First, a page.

Yahoo Inc. (NASDAQ:YHOO) and Google (NASDAQ:GOOG) have been battling it out for the top search engine spot for many years and although Google remains way out in the lead, Yahoo has been restructuring and it looks as if there may be some growth on the horizon.
In July 2012, Marissa Mayer was appointed CEO. Prior to this she worked at Google where she oversaw product management, engineering, design and strategy for the company's local and geographical suite of products. This background has allowed her to change the direction of Yahoo and implement a more dynamic product offering and revenue generation strategy.
Yahoo has developed drastically over the past 10 years, from a vanilla search engine, to offering now a technological media interface. Advertising revenue makes up a significant proportion of income, however as the environment for web searches and advertising changes, Yahoo looks to evolve its offering to a media interface primed for mobile and handheld devices.
Since Mayer joined, the share price has reacted strongly rising 55%, and it is evident already, the new management team has a new focus and direction for the company, which is pleasing to see. Declining market share of search engine use has been the major downfall in revenue and performance over the past 10 years, and it has been the narrow-minded nature of previous management that has constricted growth.
Mobile phones and tablets have become more and more popular in recent years, and especially in the past couple of years this has come in leaps and bounds. Around 88% of all adults own a mobile phone and some 55% use this to surf the Internet. This is a staggering figure, and intriguing for businesses like Yahoo and Google. Mobile phones tend to be used more now than laptops and computers as they provide the flexibility to be used in almost any place. As such potential revenue available from well-placed ads and popular apps or software is massive.
Below is a snippet from Yahoo's CEO from their recent earnings report, and it highlights the progress they are making.
"I'm pleased with Yahoo!'s performance in the first quarter. We saw continued stability in our business, strengthened our team, and started the year with fast execution against our products and partnerships," said Yahoo! CEO Marissa Mayer. "We are moving quickly to roll out beautifully designed, more intuitive experiences for our users. I'm confident that the improvements we're making to our products will set up the Company for long-term growth."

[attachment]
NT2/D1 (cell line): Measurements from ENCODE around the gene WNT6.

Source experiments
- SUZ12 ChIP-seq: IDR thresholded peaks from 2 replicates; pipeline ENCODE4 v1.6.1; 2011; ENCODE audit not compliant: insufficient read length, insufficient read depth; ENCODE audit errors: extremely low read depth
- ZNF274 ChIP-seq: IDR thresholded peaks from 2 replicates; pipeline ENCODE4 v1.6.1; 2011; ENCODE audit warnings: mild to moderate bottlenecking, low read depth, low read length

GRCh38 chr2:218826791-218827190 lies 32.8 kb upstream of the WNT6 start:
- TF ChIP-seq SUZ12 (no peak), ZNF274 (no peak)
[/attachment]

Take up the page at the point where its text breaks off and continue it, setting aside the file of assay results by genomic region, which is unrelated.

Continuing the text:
Yahoo has taken its check book out and acquired a number of mobile phone start-ups so far in 2013, including Snip.it, Alike, Jibe and Summly's technology and IP. These are positive steps for the company and it will likely develop the revenue stream for Yahoo targeting mobile phone content.
Mayer has no qualms about teaming up with Yahoo's rival Google in a bid to generate revenue. Recently they joined a partnership program that allows them to integrate advertisements, which will ultimately benefit the customer.
Whilst it may take some time for advertising revenue to be built from mobile phones, this success has been reflected in Yahoo's Japanese counterpart, Yahoo Japan (OTCPK:YAHOY). Unlike in the US, Yahoo, in Japan is their major search engine, and they have made the same strategic move to boost revenue from the mobile phone industry. Their recent numbers showed it, and the share price rallied 77% year to date as a result.
Yahoo is fairly robust financially, with a strong balance sheet and free cash flow. The following table compares their latest first quarter results.
There has been an improvement in Q1 earnings from the year before, however declines from display and search engine advertising revenue have been a recurring issue. Yahoo's new focus may help stop this trend and get the company back on track.
Free cash flow has been fairly consistent apart from December last year, which relates to a tax payment of $2.3bn from the sale of Alibaba shares.
Another positive for shareholders is the share buy backs Yahoo has recently been implementing, and in the first quarter of 2013, it repurchased 38 million shares for $775m. During the year ended December 31, 2012, Yahoo repurchased 126 million shares for $2.2 billion.
Underdogs are always an intriguing purchase, and I have found many can offer a large amount of upside. Once Yahoo can start growing revenue again, the share price should do too. Although we have seen the share price rise 24% this year, outperforming the index, there is still plenty of room for share price growth over the long term.
The following chart shows their performance versus Google and as you can see there was a big divergence in 2005 as Yahoo lagged in terms of search engine market share and vision for the company.
Now as both companies have evolved, the gap could begin to close. Many would look at Yahoo and think it was expensive with a P/E of around 25, however, as it looks to grow revenue this figure carries little value for the long term.
This story highlights the importance of management, and the positive steps taken by Mayer and co. Updating the style of Yahoo and having scope to evolve in order to generate revenue from the changing habits of consumers is a sign of good things to come.
Disclosure: I have no positions in any stocks mentioned, and no plans to initiate any positions within the next 72 hours. I wrote this article myself, and it expresses my own opinions. I am not receiving compensation for it (other than from Seeking Alpha). I have no business relationship with any company whose stock is mentioned in this article.